Erg mode completely turns this aspect of "needing to watch the target" on its head. The CompuTrainer actually takes-over the task of tracking power for you! If you set the CompuTrainer™ to 300W (say in stand-alone mode or Erg Mode in the Coaching Software), it will always FORCE you to do 300W, or stop! In Erg mode, the CompuTrainer is a feedback control system with power output as the set-point controlled parameter. Power is proportional to torque times speed. The torque is proportional to the magnetic force exerted against your riding by the load unit. The CompuTrainer computes your power output at every moment using the press-on force of the roller determined in the calibration phase (to compute rolling resistance contribution of your power), the current speed, and the current magnetic drag-force being exerted. It adjusts this force every 30ms. When it senses your speed go UP (seen as your attempt to increase power above set-point), the CompuTrainer will AUTOMATICALLY adjust the magnetic drag force DOWN in a manner that restores you to the target. The torque will go down so that the set-point target power (=torque x speed) is restored. Likewise when your speed goes DOWN, the load unit will INCREASE the braking force to make your power settle back to the target. You CAN pedal slower...but you have to push harder. If the power setting is above your ability to provide it, it will feel progressively harder until the CompuTrainer just stops you. The CompuTrainer is very good at making you hit the target. It only fails at very low power settings, where the rolling resistance power dissipation exceeds the setpoint power. For example, if you are going at a speed where the (calibrated) rolling resistance against the roller contributes say, 120W, and you have set the CompuTrainer to 80W, then it just turns off the magnets. It could only bring your power lower if it could relieve the press-on force or drive the wheel as with a motor. None of this is really an issue, since it's at piddly-low power levels anyway. It becomes an issue if you have applied very high press-on force, and that will affect the power level at which the CompuTrainer turns off and lets you just roll against the tight roller, uncontrolled. The Erg mode is the best way to be sure you execute your workout prescribed. You can't get lazy.
ErgVideo uses the erg mode so that you are FORCED to follow the racing and training action on the screen, and to feel the large power transitions required in a bike race, just as in a prescribed training session. Most people are initially surprised at being forced to perform. They expect the ErgVideo ride to feel like any other trainer ride where they have the ability to ignore the instructor, or take it easy whenever they feel like it. ErgVideo™ simply won't let you, unless you stop. You CAN make threshold adjustments on the fly if the workout really is over your head, so you can always finish your sessions at a lower than expected level, if you find your initial settings were overly ambitious. ErgVideo is pretty good at uncovering those who boast and exaggerate their fitness; there is no hiding.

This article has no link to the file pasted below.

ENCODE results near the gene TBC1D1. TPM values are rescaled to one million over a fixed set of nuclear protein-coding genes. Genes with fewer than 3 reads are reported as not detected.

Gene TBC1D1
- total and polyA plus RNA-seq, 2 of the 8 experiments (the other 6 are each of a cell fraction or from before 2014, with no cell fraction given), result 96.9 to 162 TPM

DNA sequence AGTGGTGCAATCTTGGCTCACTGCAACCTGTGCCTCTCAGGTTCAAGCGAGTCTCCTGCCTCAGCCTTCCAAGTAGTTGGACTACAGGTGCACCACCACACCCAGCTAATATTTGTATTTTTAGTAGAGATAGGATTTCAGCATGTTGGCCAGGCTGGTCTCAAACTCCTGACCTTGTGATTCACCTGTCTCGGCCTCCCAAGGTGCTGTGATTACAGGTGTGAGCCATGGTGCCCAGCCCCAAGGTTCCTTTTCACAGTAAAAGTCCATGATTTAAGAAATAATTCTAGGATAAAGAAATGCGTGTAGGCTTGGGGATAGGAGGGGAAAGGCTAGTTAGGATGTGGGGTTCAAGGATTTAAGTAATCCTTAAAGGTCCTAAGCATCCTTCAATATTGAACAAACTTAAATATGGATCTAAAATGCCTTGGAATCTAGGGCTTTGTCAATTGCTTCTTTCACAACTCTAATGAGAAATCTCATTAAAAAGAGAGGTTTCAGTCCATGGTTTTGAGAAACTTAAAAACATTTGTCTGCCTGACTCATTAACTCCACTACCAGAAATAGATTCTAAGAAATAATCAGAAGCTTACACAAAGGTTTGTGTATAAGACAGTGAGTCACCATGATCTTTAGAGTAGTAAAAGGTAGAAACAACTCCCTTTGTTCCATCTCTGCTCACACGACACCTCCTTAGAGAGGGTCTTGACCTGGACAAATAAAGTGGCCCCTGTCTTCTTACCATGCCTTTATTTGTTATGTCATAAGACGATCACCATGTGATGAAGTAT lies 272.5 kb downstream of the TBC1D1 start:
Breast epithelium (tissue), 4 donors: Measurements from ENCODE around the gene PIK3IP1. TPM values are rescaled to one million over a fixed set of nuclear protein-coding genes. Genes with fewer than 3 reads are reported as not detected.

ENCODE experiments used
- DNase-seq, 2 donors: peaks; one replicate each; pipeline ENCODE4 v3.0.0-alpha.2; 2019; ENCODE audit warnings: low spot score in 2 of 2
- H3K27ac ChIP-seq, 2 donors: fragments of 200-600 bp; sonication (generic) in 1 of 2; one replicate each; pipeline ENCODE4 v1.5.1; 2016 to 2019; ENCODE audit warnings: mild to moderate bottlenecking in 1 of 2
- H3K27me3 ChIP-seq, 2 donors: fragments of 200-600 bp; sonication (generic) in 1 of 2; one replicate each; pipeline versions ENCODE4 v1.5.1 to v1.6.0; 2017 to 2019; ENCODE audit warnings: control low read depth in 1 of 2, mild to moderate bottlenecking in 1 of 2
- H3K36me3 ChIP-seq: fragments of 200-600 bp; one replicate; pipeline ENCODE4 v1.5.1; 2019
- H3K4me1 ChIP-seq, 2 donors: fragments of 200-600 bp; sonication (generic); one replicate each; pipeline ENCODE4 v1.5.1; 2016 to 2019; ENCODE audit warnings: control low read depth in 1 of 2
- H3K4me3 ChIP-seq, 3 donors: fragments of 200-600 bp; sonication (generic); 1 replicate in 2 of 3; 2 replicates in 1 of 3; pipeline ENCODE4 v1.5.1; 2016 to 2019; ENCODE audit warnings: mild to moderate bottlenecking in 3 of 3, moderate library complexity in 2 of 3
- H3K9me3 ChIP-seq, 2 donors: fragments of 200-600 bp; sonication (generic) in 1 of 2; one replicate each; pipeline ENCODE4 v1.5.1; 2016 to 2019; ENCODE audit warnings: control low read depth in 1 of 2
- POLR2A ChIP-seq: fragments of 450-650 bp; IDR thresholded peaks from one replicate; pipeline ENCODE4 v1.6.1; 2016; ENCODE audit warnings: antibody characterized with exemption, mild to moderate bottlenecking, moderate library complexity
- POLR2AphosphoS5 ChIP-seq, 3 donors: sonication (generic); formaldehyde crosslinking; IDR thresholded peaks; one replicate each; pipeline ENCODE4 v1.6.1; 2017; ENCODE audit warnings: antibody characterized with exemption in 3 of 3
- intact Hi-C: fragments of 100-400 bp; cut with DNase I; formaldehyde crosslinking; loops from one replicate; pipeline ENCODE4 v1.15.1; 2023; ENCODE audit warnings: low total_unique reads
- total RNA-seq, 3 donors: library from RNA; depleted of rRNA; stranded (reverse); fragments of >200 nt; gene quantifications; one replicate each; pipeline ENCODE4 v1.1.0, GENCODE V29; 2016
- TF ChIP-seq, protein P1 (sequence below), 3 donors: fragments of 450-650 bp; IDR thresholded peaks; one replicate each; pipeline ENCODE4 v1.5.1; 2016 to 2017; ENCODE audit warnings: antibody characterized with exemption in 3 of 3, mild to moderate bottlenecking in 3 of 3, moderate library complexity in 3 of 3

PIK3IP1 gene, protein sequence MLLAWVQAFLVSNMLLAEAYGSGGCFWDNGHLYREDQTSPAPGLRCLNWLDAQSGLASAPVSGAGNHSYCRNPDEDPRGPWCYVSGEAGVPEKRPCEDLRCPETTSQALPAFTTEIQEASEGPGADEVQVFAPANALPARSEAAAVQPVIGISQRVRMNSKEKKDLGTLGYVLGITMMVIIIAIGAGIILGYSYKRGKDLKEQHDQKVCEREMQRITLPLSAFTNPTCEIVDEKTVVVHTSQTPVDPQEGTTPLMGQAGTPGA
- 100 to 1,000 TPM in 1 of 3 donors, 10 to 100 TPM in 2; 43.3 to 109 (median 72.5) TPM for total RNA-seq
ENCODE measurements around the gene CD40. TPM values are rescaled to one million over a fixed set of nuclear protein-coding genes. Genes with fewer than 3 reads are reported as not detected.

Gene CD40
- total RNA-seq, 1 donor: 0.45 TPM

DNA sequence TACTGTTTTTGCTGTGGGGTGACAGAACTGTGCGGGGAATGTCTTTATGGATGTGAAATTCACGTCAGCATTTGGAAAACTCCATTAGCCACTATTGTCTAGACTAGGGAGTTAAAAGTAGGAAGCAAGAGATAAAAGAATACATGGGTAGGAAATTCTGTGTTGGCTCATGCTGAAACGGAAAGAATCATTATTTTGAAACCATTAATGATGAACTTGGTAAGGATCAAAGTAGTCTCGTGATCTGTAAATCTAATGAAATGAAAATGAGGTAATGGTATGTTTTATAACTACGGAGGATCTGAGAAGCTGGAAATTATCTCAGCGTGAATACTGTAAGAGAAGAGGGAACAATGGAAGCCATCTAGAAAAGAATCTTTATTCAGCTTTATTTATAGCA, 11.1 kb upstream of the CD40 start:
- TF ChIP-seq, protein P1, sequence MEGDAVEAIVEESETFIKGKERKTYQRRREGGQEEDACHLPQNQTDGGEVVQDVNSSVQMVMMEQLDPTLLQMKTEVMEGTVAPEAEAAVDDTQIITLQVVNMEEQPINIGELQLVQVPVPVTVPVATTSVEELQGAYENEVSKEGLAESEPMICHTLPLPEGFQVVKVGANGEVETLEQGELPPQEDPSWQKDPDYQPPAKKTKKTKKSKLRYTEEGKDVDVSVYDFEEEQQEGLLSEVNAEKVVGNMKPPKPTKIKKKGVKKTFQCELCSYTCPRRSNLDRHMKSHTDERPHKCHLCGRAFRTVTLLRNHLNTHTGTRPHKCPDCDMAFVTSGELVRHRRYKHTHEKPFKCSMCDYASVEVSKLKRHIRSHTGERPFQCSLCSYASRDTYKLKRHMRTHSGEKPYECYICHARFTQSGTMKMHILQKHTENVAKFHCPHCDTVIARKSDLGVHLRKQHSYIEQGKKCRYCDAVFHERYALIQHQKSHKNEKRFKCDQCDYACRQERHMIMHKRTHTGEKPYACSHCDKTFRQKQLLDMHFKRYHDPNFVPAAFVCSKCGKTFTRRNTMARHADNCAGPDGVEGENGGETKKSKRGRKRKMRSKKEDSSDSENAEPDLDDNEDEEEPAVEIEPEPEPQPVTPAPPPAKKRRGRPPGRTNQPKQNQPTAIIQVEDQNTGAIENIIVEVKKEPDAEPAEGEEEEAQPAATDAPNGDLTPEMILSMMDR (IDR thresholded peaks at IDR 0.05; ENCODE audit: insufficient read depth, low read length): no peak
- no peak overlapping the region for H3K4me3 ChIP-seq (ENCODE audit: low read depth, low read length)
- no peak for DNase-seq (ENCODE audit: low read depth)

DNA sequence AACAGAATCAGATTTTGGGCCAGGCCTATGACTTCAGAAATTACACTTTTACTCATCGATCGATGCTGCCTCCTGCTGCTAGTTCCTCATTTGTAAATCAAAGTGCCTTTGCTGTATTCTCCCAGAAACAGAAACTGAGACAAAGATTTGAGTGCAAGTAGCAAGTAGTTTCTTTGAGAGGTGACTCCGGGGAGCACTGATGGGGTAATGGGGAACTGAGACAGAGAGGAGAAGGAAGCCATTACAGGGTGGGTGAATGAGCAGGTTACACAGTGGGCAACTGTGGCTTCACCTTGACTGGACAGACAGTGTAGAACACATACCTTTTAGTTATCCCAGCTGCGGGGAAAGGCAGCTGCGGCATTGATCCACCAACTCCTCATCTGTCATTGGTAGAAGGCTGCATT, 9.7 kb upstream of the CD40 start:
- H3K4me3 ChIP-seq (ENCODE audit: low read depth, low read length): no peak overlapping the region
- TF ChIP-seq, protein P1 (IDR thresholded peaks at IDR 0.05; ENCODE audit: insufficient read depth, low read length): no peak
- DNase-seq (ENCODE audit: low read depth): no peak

Finally, now that you sort of get it, let's consider a flat 4-corner criterium course in 3d, vs an ErgVideo of a 4-corner crit. Now you can see in 3d there is no incentive at all to ride as if you are really in a crit, with large surges out of each corner, chasing down attacks. You will eventually just ride steadily as if riding on a flat ribbon of endless road, and you won't feel the corners and their need for deceleration or acceleration, either. In a criterium ErgVideo, the power you ride is a scaled version of the actual power output of the rider in the race. You will have to jump out of corners, and chase down the attacks, just as the cameraman had to. As well, in a crit, if you want to stay in the race, you can't so easily pick and choose when to go hard or easy, you have to follow what the race does. So here is where the "power profile-based" simulation results in a far superior simulation and event-specific workout for you.
We published a great newsletter in 2014 where we covered all of these aspects in great detail. It's here and it's worth a read.